City in a Suitcase: Artist Camille Walala Gives Us a Peek into London’s Culture

Our City in a Suitcase series takes a closer look at the art, design and architecture through the eyes of four international cities and creatives who live and work in them. Each will pack a TUMI 19 Degree suitcase full of items that they feel best represents their city’s culture. Take a look:

12.08.16 | By
City in a Suitcase: Artist Camille Walala Gives Us a Peek into London’s Culture

East London has always been full of a diverse mix of creative people. Often the first settling place for immigrants fleeing religious persecution or coming to seek their fortune on streets ‘paved with gold,’ it received influxes of French Huguenots in the 17th century, Ashkenazi Jews en route to America in the 19th century, and people from all over the world into the 20th and the 21st centuries, making it one of the most vibrant, multicultural and dynamic parts of London. One of its latest arrivals is French-born Camille Walala who is (literally) painting East London her own inimitable brand of colorful. Describing herself as a “purveyor of powerfully positive print,” she graduated in textile design from the University of Brighton and established her eponymous brand in 2009. Inspired by the Memphis Movement, the Ndebele tribe and Optical Art master Vasarely, she also says much of her work is driven by a simple desire to make people smile. Over the past 17 years she’s been putting smiles on faces everywhere from pop-up restaurants to canal boats and for clients including Nintendo, XOYO, Koppaberg, Bompas&Parr, Darkroom, Barbican Festival and Land of King.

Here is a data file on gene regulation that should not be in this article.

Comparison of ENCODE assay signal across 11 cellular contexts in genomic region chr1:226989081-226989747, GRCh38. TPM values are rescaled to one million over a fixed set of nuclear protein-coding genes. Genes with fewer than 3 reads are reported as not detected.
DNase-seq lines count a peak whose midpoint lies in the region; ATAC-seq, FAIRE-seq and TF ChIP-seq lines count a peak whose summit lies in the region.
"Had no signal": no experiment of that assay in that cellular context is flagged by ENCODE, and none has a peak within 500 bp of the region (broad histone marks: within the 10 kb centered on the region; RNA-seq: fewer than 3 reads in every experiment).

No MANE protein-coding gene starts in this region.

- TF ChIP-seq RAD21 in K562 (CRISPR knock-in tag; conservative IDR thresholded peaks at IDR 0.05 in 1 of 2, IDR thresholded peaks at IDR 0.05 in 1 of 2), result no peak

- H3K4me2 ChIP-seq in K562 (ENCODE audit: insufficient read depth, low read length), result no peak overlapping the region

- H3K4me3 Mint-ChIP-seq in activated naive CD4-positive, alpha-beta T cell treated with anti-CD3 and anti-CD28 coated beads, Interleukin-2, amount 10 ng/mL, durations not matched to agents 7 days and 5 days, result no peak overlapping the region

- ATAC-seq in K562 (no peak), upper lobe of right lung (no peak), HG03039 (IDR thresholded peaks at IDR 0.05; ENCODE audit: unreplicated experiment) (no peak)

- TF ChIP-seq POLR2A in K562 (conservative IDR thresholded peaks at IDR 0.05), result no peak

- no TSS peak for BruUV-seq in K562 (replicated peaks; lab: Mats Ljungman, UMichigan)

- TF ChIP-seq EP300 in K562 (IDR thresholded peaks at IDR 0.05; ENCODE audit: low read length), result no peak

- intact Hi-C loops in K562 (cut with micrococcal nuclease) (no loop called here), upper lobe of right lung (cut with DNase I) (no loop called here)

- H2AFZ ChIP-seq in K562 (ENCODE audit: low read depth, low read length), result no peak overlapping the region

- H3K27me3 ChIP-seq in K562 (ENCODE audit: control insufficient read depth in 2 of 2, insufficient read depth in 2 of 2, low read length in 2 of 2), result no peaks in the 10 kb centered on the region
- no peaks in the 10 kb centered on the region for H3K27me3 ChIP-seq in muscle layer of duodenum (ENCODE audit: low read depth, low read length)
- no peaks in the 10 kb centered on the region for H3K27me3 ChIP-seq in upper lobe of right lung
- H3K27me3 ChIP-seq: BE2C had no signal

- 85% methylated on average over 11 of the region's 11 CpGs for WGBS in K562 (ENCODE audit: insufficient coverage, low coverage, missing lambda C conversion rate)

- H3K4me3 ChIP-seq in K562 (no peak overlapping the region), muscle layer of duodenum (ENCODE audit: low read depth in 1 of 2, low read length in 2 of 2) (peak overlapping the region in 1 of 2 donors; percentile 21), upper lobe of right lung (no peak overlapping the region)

We visited Camille in her East London home to talk about her favorite East End haunts and what inspires her about this corner of the capital…

Since we can’t all hang out in London’s hottest ‘hood, we asked Camille to choose a range of items to represent the city she loves. Her selection includes work from local up-and-coming designers – a sure sign of the close-knit creative community in this part of town – objects that inspire her, and a good dollop of the color and pattern with which she’s made her name. The rug in the background of all the shots is by Congo – Camille’s own design for Floor Story.

Here’s a list of Camille’s selections, where she bought them, and why:


Fluoro red necklace by Eleanor Bolton
Eleanor Bolton is a British designer based in London. I used to share studio with her a few years back and I was always so fascinated to watch her creating her hand-stitched necklaces so effortlessly. I’ve got one in pretty much every color! They are so versatile and go with so many of my favorite outfits.